8. Colorado Territory isn't perfect (Joel McCrea bores me cross-eyed, and I never thought Virginia Mayo was anything special), but I think it's a vast improvement over High Sierra, because the "Velma" character here (played by Dorothy Malone) genuinely deserves our contempt because she's a greedy, exploitative traitor. Compare that to Joan Leslie, whose great crime was not wanting to marry this decades older ex-con she's known for less than a month. Sorry, but I take serious umbrage with that plot line in High Sierra; I appreciate what it was going for, but I think it fails miserably.
  9. My cousin, an otherwise lovely and sensible woman, dressed her 2-year-old son as Heath Ledger's Joker last Halloween. Okay, parents, a little advice: if you're going for a DC themed Halloween, do not dress your toddler son up as Heath Ledger's Joker (or Jared Leto, or Jack Nicholson)! It's just creepy and horrible! If you must go with the Joker, dress him up instead as Caesar Romero's paunchy, unthreatening Joker from the goofy 1960s TV series!
  10. I don't find Mike on Breaking Bad and Better Call Saul all that interesting. It's very lonely, feeling this way.
  11. I may be alone in this, but in X-Men: Apocalypse (yes, it's a dumb movie, humor me), when Raven drops by the Xavier mansion (because she wants to help Erik, the man who tried to kill her twice, 'cause...reasons). Charles warmly says "Welcome home," and what does Raven who, in this universe, grew up as Charles's foster sister and they once shared a close bond before their conflicting ideologies tore them apart, say to this? "This isn't my home. I just lived here." Wow. Just... fucking, wow. The depth, breadth, height, and scope of Raven's ingratitude steals my breath. Where the hell do you get off, Misty Blue?!?! Charles is far from perfect and, yes, he did say some less than admirable things in X-Men: First Class, but you know what? He took you in when you were little, hungry and alone, was a brother, protector, and best friend (and, when you think about, her only real friend), forgave you when you left him bleeding and crippled on the beach, saved you from screwing up history assassinating Bolivar Trask, didn't rub it in your face that it took you 20 damn years to pay him a damn visit at his home, and this is what you say to him?! You're little better than Erik, you ungrateful, short-sighted, joyless loser! The Xavier mansion was your home, and probably the only home you ever had, or ever will have! Yeah, forget Charles, why don't you get back together with the man who tried to kill you twice?!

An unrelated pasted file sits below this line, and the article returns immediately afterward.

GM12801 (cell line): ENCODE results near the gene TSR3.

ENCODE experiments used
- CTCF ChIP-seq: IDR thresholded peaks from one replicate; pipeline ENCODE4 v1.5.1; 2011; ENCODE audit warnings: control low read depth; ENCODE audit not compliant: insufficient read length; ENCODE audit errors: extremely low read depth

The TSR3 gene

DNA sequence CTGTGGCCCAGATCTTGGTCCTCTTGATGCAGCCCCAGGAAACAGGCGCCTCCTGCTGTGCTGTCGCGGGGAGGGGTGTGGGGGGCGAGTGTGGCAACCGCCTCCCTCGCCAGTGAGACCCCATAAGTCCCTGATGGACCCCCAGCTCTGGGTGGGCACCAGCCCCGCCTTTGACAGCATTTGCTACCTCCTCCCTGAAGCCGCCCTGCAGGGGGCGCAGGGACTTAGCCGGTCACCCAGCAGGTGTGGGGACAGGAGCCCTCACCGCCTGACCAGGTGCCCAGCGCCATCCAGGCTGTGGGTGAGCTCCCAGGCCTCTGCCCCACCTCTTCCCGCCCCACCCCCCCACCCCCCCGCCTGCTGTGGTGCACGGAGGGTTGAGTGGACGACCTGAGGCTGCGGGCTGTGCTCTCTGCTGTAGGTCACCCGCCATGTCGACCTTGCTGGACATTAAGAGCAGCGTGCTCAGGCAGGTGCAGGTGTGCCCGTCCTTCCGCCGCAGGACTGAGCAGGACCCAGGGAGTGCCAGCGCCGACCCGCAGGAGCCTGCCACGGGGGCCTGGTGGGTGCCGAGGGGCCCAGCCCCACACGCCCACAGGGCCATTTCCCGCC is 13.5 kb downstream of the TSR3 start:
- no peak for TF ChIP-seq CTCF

12. I've recently developed a complex relationship with Lili; my feminist head really hates how awful Mel Ferrer is to Leslie Caron, but my foolish heart loves, loves, loves the final dream ballet. I treat the latter scene and ending like a movie unto itself, because it's just so damn good: the camera work is impeccable, the choreography simple yet so romantic and intimate (Caron was a dancer, Ferrer only kinda sorta), and holy shit, the chemistry! Ferrer looks at her with such loving, tender protectiveness, and Caron is just lost in a daze. I also love that when they kiss, it's not your typical, perfectly choreographed Hollywood kiss, but so heedless and messy. I think I mostly like Lili for what it could have been: the story is intriguing, Caron is splendid, as is the rest of the cast (yup, even Zsa Zsa Gabor), but I just wish there hadn't been so many scenes where Ferrer is such a dickhead. Gruff, indifferent, and Mr. Darcy-like I can live with, but tormenting her during the puppet show (why was he even doing that, anyway?! His rival was leaving, he should have been thrilled!) and slapping her just... well, I try not to let my modern sensibilities get in the way, but I can't help it sometimes. It would have been nice if there had been just one scene where Paul was able to connect with Lili sans the puppets, but I guess it would have messed up the narrative flow. Like I said, ours is a complicated relationship. Oh, and not that anyone cares, but I used to fantasize about Lili being remade, with Michael Fassbender as Paul. It of course will never happen (and after the shit pile they made of Beauty and the Beast, I'm now more wary of remakes than I used to be), but I still think he would be ludicrously perfect.
  13. God, me too! Even little Natalie eventually accepted that Daniel and Miranda weren't happy together, and that divorce was the only solution. They also genuinely liked Pierce Brosnan's character (and who wouldn't) and were okay with him dating their mom. Holy crap, is Mrs. Doubtfire actually better than I gave it credit for?! Well-played, Chris Columbus, well-played! Have y'all read You Look Like That Girl by Lisa Jakub? She gave up acting at a young age, but has fond memories of Mrs. Doubtfire and speaks very positively of the experience.
  14. I agree, they had a refreshingly nice dynamic, especially Lydia and Natalie. I also appreciate that they not only look like they could be siblings, they at least bear a passing resemblance to their parents; Lisa Jakub and Mara Wilson are both extremely brunette, like Sally Field, and while the brother is played by blonde Matthew Lawrence, it's not at all uncommon for blonde hair to darken to brown as kids grow up (wouldn't surprise me if Robin Williams was blonde as a kid). I realize I'm being weird, but it's a pet peeve of mine when casting directors don't even try to cast kids who look like each other or their parents.
  15. I could get not get into The OA, I found it ponderous drivel. The protagonist was irritating and creepy, like a cult leader (she genuinely reminds me of one).